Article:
You have a jumbled mess of ideas, so I can't follow your logic.

There is simply no way Jpop was going to work full time and not draw a salary.

That is the simple fact, regardless if everyone wishes it was not so.

#15270 5 years ago
Quoted from Ironhorse1:

What happened to RGP John?

toasted.jpg

#15271 5 years ago

For comparison I'd be curious to ask Jack G how much salary he took these past 4 years. I'm sure we can guess.

#15272 5 years ago
Quoted from toyotaboy:

Probably not a good time to start a pinball company then. Last time I checked it was something between $200-$600 per person to sign up for obamacare depending on coverage (still better than cobra, but only marginally).

I knew your healthcare systems were whack over there, but now you have an evil empire running an insurer? Cobra? Wow!

image.jpg

#15273 5 years ago
Quoted from Ironhorse1:

What happened to RGP John?Screenshot_2015-06-14-15-14-39~2.jpg

Holy crap batman

#15274 5 years ago
Quoted from Pdxmonkey:

According to John he stopped drawing a salary in Nov 14.

At least we now know the date that the money ran out.

#15275 5 years ago
Quoted from vid1900:

At least we now know the date that the money ran out.

I'd be curious how many people sent money in after then.

#15276 5 years ago

I don't even play a lawyer on TV, and I haven't read the contract, I'm sure the law suit will sort everything out.

But just from my "real world" perspective, there seems to be a lot of confusion over what exactly was going down here. You weren't hiring a garage door tech, or buying a taco.

You were crown funding a startup business.

And your reward for your (risky, non-insured) investment was the potential for a unique and limited edition pinball machine. One that might have been worth a lot of money frankly, and more than one person was counting on that. The next BBB etc. They hoped that a big risk would pay off with a big reward.

The company was utterly untested. It was run by someone with little experience outside of playing with pinball playfield designs. The number of games made no sense from an economic perspective when it comes to manufacturing. There were a lot of risks associated with your investment. There were plenty of voices advising you of such, that were ignored.

People plunged ahead anyways. I'm not saying your were dumb, or that John didn't lie to you, and mislead you. But you were taking a risk, eyes wide open, and there was always a chance you were going to get nothing from this.

And now we've come to the end, the company has failed (as so many do) and you're left holding the bag. John isn't going to jail. I'm sure you guys have enough breach of contract evidence to run a successful lawsuit on whatever assets are left. Beyond that there may not be much to it. It's not that easy to pierce the veil, corporations are set up for this very reason, to protect personal assets. John maybe screwed up enough that a sharp lawyer can do it. But don't count on it.

Hey, see the non lawyer part, maybe I'm wrong! But that's my educated guess, given what I know and understand. This might be something new for pinball, but it's hardly a new story when it comes to businesses like this. It's a very old one.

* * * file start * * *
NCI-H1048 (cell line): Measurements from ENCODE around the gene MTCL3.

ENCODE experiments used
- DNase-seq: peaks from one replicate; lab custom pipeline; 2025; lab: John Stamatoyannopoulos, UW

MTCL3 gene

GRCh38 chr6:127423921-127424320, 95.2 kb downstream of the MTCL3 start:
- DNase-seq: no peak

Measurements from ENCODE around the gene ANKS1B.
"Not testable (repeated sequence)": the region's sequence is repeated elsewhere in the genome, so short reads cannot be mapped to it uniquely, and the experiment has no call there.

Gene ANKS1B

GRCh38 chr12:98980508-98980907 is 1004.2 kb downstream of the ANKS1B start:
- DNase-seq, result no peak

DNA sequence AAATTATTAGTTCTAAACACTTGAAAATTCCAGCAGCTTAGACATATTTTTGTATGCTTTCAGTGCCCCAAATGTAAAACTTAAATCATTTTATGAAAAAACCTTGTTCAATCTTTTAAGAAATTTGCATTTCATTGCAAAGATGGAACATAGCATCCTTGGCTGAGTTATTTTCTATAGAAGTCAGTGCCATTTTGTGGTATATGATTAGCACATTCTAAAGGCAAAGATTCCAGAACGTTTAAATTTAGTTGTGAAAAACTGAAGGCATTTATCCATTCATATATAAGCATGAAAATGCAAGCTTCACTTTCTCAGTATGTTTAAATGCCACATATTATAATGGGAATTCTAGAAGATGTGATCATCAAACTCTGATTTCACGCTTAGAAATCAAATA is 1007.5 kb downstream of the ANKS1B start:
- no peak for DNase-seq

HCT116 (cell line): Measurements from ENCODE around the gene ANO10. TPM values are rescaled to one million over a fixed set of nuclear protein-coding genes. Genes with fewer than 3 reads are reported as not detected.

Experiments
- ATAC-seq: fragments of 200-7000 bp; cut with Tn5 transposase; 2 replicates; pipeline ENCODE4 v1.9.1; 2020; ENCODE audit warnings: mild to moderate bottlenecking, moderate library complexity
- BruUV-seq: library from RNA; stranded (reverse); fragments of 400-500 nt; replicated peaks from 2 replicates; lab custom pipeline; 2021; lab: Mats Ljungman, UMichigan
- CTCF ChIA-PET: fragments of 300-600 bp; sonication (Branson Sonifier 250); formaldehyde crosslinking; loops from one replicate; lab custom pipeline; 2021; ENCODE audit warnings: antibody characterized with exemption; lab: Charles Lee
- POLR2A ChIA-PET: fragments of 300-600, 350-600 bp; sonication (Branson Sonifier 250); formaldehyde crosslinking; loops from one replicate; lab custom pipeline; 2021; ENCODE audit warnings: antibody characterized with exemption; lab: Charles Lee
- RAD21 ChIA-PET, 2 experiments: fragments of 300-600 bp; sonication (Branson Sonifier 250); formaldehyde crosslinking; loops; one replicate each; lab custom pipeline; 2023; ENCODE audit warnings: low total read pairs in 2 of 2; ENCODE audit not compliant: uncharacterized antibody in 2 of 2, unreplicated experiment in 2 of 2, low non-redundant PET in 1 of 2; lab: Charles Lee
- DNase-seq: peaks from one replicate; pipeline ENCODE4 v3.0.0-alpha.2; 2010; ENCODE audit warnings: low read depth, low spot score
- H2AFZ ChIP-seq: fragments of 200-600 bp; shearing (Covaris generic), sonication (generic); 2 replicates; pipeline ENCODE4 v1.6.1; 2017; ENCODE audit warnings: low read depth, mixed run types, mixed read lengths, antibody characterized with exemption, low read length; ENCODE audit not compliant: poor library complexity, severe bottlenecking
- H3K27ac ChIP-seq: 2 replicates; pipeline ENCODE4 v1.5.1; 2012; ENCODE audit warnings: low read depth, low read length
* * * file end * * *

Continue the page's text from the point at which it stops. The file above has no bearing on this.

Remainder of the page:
I don't mean to sound like a dick, or put anyone on the spot, or stomp on you while you're down. But I think these are the realities of the situation, and we should probably stick to them when it comes to setting expectations.

And we should all be learning from this. We knew one of these pre-order startups was going to fail. It just happened to be back to back. If people want to continue taking risks in the future, hey great, it's your money. We should all just remember what one of the outcomes can be.

-2
#15277 5 years ago
Quoted from Pdxmonkey:

According to John he stopped drawing a salary in Nov 14.
Whether that's true or not that's what he said.

How much was this salary? How much of the pre-order money went toward this salary? That's money in the bank, and is proof that he's not broke. Any money that he took for salary needs to be refunded.

#15278 5 years ago

Just keep repeating this to yourself:

"95% of all new businesses fail within three years"

#15279 5 years ago
Quoted from Rarehero:

Any money that he took for salary needs to be refunded.

#15280 5 years ago
Quoted from Rarehero:

Any money that he took for salary needs to be refunded.

From where?

His landlord is not going to give his rent back.

Allstate is not going to give his car insurance premium back.

HAP is not going to give his health insurance premium back.

He can't give the food he ate back.

That money is spent, and gone.

#15281 5 years ago
Quoted from rommy:

There is money left. I will get some of it through a lawsuit. Others will get money that file lawsuits. There is a strong case for embezzlement, fraudulent transfer, and other criminal misdeeds. All of that will be pursued...every detail...until we find it. IMHO , given his track record, there is ZERO chance that there is no criminal activity. Criminal activity is all over these transactions at several stages.
If you really can't see taking people's money for one project and using it for something else as a crime I suggest you brush up on fraudulent transfer and embezzlement. Embezzlement is not hard to prove. Neither is fraudulent transfer in this case. I mean on the very face of things money used to build MG taken from RAZA and AIW depositors is fraudulent.
Some guys won't ever see the light and that's cool. Clearly, some here don't want anything bad to happen to john Popadiuk . Hate to break it to you fellas - you are wrong. Just watch
something bad IS going to happen to john Popadiuk . Call Zane if you have doubts